The Trumpflation Effect: Why Canadian Mortgage Rates Are Rising

If there’s one thing that markets hate, it’s uncertainty – and the global economy has experienced that in spades following the victory of U.S. president-elect Donald Trump. Various types of investments, including stocks and the bond market, have been in flux as the financial implications of a Trump presidency remain unclear. And Canadians haven’t been immune to these market swings; the cost of borrowing here has been ticking higher as a result.

Canadian mortgage rates, which have been priced historically low for the last several years, are reversing on that trend; TD and Royal Bank of Canada both hiked their fixed mortgage rates this week, as they shoulder a combination of economic unease and new mortgage rules.

Related Read: New Mortgage Rules May Impact Your Ability to Buy a Home

TD has raised its special rate for four-year fixed terms to 2.44% (+ five basis points), and five-year fixed terms to 2.69% (+ 10 basis points). RBC has pushed rates even higher, hiking both four- and five-year mortgages by 30 basis points, to 2.79% and 2.94%, respectively. They also increased three-year terms to 2.69%.

These changes follow TD also raising its Prime rate earlier this month to 2.85%, despite no rate change from the Bank of Canada. It is anticipated that more lenders will follow suit.

What is Pushing Fixed Mortgage Rates Higher?

In short, Canada’s banks are responding to fears that inflation will rise in the U.S. as a result of Trump’s spending plan and fiscal stimulus promises. These concerns have set off a domino effect in the bond market, which directly impacts Canadian fixed mortgage rates.

Bond investors dislike inflation – it devalues their investments – and so they have been dumping their bonds in the election aftermath. This has caused bonds to devalue, which pushes their yields (the interest guaranteed to the investor when they cash their bonds in), higher. While higher yields may sound like a positive thing, it’s actually the opposite, as it signals the risk associated with the bond has grown. As banks base the price of fixed mortgages on bonds, rates are rising along with yields which have since hit an 11-year high wiping out a full $1 trillion out of the global bond market.

Prior to the election, these bonds were considered “safe haven” investments and were extremely popular with investors. Yields have been at record lows for several years – hence the great fixed-rate discounts Canadians had been enjoying.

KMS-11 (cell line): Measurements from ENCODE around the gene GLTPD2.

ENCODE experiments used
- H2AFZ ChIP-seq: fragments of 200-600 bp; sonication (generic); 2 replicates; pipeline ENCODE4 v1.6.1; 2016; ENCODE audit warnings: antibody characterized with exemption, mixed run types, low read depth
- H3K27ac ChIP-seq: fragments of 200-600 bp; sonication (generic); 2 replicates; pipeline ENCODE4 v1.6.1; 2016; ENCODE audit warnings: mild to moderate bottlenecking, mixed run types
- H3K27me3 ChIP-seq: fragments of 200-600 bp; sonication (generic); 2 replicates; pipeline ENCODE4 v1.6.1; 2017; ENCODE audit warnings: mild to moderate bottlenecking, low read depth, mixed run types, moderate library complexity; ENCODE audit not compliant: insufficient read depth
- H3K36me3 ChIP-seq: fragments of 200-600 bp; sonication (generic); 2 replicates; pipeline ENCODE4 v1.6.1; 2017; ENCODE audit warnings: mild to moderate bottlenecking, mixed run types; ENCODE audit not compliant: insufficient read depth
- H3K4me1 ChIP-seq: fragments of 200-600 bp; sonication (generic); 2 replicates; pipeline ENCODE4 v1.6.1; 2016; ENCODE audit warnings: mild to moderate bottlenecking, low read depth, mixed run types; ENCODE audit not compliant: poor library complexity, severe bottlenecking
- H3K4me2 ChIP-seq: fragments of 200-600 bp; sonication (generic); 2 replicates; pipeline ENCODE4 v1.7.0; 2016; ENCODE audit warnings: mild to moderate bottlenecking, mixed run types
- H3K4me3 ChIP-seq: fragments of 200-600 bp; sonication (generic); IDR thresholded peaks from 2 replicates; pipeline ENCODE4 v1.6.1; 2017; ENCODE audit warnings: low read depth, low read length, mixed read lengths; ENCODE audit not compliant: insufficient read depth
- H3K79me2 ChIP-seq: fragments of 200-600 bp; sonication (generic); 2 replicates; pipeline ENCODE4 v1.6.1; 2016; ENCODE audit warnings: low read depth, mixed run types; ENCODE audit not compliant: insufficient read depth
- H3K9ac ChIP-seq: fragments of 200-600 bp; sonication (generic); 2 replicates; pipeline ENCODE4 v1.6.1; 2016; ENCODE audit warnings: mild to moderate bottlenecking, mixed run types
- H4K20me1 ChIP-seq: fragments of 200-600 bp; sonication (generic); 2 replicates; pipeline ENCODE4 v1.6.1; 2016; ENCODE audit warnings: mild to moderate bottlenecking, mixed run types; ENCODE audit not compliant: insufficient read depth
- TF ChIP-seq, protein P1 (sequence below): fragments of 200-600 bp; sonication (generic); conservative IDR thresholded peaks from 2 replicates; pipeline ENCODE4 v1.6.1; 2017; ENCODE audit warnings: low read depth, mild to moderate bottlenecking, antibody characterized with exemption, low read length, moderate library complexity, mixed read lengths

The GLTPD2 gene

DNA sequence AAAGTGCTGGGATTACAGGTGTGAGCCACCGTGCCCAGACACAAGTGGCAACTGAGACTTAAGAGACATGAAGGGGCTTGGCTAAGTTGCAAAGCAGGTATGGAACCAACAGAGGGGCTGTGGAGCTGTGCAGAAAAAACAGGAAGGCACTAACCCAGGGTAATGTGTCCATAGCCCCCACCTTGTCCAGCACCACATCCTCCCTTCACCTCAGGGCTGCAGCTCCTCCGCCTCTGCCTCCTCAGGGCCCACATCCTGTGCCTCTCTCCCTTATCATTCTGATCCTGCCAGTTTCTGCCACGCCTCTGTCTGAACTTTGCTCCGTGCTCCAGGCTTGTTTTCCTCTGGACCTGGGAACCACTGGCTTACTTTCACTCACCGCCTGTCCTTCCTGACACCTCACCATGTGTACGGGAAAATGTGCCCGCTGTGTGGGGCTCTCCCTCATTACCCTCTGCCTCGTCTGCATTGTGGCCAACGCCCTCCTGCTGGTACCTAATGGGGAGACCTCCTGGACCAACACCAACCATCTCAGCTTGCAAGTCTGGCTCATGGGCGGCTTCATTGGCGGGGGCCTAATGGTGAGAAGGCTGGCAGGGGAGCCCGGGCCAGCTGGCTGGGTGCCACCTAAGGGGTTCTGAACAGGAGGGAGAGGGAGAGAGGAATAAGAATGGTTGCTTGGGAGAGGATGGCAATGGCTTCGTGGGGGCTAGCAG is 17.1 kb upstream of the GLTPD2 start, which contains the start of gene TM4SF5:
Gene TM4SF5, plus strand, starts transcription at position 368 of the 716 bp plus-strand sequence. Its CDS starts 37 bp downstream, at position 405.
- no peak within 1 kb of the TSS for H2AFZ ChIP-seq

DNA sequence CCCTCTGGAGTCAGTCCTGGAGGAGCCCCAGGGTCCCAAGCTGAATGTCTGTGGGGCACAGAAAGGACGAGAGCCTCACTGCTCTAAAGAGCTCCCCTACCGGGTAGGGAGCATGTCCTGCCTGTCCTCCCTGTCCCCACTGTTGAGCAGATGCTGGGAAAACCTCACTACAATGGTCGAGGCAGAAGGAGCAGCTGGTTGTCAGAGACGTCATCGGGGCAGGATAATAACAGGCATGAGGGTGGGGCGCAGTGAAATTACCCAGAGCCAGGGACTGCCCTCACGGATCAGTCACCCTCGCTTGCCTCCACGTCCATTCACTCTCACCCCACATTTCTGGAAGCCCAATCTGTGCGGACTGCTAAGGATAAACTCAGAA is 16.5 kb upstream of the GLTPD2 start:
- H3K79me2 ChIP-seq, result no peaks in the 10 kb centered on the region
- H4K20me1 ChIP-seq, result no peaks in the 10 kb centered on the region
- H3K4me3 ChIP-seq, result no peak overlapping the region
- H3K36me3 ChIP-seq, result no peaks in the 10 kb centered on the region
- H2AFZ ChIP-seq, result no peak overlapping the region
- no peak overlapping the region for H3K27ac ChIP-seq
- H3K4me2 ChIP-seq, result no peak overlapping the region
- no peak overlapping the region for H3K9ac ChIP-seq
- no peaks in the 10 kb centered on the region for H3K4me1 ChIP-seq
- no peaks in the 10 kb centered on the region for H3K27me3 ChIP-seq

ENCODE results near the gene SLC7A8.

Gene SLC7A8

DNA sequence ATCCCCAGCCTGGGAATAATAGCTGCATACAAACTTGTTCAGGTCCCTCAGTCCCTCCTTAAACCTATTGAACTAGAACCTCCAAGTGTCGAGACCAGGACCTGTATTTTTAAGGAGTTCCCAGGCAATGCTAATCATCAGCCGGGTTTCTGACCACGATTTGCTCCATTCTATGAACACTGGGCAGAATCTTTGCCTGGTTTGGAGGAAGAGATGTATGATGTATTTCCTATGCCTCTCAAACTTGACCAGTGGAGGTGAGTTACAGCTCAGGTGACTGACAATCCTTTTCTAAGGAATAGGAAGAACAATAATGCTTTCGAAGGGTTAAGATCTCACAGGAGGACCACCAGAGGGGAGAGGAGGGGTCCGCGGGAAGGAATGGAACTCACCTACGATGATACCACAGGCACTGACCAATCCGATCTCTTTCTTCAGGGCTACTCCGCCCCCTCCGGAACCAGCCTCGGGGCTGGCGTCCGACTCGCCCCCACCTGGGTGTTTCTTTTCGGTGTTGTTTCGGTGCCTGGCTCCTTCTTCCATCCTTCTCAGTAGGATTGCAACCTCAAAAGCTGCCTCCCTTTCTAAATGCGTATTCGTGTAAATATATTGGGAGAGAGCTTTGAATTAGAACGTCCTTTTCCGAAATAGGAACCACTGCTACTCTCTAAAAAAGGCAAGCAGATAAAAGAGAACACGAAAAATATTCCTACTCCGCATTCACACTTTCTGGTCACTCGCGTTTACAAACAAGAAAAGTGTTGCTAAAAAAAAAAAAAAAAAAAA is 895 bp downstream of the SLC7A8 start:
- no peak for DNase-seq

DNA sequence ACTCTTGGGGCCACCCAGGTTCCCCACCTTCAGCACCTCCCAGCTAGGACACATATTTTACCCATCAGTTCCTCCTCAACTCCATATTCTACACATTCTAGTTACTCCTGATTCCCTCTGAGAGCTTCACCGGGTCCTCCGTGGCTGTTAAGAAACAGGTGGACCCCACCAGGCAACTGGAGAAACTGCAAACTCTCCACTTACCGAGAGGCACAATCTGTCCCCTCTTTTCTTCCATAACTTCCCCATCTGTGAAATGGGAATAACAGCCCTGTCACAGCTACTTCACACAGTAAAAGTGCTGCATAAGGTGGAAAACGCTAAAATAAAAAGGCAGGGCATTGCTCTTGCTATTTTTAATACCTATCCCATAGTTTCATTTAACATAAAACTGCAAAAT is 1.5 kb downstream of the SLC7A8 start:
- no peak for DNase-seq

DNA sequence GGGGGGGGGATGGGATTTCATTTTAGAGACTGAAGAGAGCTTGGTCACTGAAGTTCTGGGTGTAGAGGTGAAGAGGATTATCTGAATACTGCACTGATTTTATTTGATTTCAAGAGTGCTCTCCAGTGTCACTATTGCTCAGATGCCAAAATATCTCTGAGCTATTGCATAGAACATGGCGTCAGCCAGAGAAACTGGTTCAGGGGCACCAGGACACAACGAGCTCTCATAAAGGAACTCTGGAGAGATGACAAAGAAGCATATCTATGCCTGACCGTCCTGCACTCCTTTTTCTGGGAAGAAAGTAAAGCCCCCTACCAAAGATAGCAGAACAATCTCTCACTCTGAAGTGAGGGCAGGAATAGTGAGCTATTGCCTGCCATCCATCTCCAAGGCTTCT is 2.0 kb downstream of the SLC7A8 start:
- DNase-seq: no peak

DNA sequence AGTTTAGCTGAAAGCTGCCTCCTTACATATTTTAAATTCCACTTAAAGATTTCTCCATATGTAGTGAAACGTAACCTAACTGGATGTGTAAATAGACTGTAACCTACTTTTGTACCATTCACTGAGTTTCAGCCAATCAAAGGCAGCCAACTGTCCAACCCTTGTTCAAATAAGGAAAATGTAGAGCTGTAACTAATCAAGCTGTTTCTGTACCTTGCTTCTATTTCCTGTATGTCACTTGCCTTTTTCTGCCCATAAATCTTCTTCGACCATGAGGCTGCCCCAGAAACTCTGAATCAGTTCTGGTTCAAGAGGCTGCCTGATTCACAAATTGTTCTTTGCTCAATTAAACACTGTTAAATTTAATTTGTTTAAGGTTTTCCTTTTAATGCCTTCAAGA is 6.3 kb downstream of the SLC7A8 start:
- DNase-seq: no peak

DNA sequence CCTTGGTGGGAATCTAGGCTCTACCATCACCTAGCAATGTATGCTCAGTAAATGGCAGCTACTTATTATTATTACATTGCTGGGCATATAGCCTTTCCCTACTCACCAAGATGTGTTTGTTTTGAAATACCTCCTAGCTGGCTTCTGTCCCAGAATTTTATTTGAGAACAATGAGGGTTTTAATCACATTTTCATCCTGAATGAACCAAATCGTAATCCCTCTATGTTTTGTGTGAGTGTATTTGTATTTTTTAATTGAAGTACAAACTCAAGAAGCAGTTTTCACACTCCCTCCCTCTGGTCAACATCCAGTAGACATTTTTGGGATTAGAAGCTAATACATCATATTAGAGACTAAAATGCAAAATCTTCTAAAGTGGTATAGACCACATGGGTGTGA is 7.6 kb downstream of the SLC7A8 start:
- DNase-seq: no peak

What About Variable Mortgage Rates?

The Bank of Canada (BoC) is responsible for variable mortgage-rate pricing; eight times a year, it announces its trend-setting “overnight lending rate”, which is then used by consumer lenders to set their own Prime rate. This rate is one of the tools the BoC uses to keep the Canadian economy stable; it cuts the rate when the economy is underperforming so consumers can continue to borrow and spend. Alternatively, raising the rate is a signal the economy is improving.

The overnight lending rate is currently 0.5%, and has been since July 2015. The Bank cut the rate twice last year to accommodate fallout from lower oil prices and weak export industry (prior to this, it had remained at 1% since September 2010).

The BoC has signalled that it is likely to cut the rate again soon, as Canadian economic conditions remain lacklustre. However, their intentions could very well be “Trumped”, as the U.S. Federal Reserve – the American equivalent of the BoC – is likely to hike their own trend-setting rate as a result of rising inflation. The chance of such a hike, which would occur during the Fed’s December 13 – 14 meeting, is currently pegged at 94% by traders and analysts. This has led to speculation that the BoC may follow with a rate hike of its own.

However, the two central banks going separate ways with monetary policy, while unusual, isn’t impossible. While the BoC has traditionally followed the Fed in lockstep, Deputy Governor Timothy Lane says that won’t necessarily be the case now. “We are free to adjust our policy interest rate in the context of Canadian economic conditions,” he stated in a speech in Waterloo this week. “And, in particular we do not need to move in step with the Federal Reserve.”

Will Rates Continue to Rise?

It’s certainly possible, and a lot of uncertainty remains in the market as Trump has yet to clarify what his fiscal spending plan will actually entail.

It remains to be seen whether the bond market will react to those measures, or what the BoC’s next step will be. If you’re a homebuyer navigating the market amid these uncertain times, it’s more important than ever to surround yourself with good real estate professionals, and compare today’s available mortgage rates; while the big banks are hiking their offerings, there are still tons of fixed competitive options available. As well, locking into a good rate now can provide some shelter from economic uncertainties to come.

Are you worried about rising mortgage rates in Canada? Share your thoughts with us in the comments!

About Penelope Graham

Penelope Graham is the Managing Editor at Zoocasa, and has over a decade of experience covering real estate, mortgage, and personal finance topics. Her commentary on the housing market is frequently featured on both national and local media outlets including BNN Bloomberg, CBC, The Toronto Star, National Post, and The Huffington Post. When not keeping an eye on Toronto's hot housing market, she can be found brunching in one of the city's many vibrant neighbourhoods, travelling abroad, or in the dance studio.

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